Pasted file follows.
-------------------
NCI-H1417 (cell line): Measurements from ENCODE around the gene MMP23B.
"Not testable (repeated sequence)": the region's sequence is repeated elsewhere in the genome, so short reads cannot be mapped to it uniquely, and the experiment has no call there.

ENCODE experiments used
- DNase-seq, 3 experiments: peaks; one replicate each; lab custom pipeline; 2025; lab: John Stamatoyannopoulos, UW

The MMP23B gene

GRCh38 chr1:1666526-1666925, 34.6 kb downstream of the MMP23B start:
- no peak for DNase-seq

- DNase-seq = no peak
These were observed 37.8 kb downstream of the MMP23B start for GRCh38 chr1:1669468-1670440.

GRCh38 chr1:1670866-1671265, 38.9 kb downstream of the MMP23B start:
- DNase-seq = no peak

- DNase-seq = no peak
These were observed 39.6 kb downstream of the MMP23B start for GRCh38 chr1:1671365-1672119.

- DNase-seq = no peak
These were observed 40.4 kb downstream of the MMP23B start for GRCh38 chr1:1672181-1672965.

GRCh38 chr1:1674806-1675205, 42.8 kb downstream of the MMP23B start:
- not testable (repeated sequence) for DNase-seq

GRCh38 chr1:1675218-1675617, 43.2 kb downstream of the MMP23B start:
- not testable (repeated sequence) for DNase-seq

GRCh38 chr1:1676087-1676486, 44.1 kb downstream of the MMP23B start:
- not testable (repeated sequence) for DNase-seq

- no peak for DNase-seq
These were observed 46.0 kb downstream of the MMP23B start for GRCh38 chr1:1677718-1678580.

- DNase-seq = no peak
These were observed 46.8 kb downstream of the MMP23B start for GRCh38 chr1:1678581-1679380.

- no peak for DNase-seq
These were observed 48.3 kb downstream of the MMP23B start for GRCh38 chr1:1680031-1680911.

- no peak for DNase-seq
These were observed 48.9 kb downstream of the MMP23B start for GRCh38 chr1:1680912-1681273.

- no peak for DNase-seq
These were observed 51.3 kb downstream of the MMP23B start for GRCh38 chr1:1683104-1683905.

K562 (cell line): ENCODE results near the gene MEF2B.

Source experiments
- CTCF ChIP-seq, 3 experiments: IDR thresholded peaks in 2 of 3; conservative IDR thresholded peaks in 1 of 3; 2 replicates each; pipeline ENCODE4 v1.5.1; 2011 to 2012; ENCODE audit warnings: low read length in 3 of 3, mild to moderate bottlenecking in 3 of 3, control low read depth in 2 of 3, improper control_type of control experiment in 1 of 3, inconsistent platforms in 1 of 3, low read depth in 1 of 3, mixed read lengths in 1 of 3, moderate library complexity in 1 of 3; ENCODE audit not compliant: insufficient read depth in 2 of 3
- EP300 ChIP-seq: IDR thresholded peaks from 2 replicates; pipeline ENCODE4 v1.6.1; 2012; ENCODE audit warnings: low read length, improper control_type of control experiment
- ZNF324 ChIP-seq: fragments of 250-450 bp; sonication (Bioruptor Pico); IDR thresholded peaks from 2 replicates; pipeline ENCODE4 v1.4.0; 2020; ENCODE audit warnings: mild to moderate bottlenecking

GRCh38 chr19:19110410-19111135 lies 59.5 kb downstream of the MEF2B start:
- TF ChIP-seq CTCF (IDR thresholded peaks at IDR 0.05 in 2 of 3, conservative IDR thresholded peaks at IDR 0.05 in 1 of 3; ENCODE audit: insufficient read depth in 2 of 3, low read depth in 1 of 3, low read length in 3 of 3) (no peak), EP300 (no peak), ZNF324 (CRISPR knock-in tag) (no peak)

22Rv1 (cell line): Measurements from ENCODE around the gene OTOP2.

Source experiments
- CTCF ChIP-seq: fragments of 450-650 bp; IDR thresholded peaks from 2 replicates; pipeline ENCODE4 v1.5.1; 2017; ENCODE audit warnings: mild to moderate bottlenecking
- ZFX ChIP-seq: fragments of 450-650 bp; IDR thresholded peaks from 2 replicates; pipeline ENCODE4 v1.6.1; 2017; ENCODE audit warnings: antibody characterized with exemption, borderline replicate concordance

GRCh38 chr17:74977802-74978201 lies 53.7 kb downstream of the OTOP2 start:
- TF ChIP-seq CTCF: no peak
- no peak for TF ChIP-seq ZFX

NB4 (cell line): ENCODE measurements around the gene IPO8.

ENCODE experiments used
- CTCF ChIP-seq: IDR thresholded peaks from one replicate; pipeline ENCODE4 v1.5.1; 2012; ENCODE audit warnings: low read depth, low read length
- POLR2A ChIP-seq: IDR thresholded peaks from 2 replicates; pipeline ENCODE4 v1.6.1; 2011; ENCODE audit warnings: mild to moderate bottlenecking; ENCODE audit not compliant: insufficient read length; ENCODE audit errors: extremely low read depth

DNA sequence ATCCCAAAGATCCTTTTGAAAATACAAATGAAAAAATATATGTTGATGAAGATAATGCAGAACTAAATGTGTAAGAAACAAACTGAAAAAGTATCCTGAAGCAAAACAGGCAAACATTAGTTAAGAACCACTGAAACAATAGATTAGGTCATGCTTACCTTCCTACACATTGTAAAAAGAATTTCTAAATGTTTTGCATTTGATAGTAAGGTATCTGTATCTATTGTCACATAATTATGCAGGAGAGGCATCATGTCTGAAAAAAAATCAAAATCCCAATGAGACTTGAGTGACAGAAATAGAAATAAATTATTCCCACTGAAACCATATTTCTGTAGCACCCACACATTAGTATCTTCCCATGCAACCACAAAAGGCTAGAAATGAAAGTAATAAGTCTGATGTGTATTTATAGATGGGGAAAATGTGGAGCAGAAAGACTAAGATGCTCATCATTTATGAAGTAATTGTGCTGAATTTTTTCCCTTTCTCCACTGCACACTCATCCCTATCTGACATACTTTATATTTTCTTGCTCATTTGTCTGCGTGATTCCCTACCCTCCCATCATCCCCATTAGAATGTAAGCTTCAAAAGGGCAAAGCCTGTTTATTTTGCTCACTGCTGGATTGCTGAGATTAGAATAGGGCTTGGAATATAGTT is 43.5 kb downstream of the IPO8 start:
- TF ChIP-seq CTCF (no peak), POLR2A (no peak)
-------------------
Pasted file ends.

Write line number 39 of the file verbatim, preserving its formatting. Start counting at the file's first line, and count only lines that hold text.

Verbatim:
22Rv1 (cell line): Measurements from ENCODE around the gene OTOP2.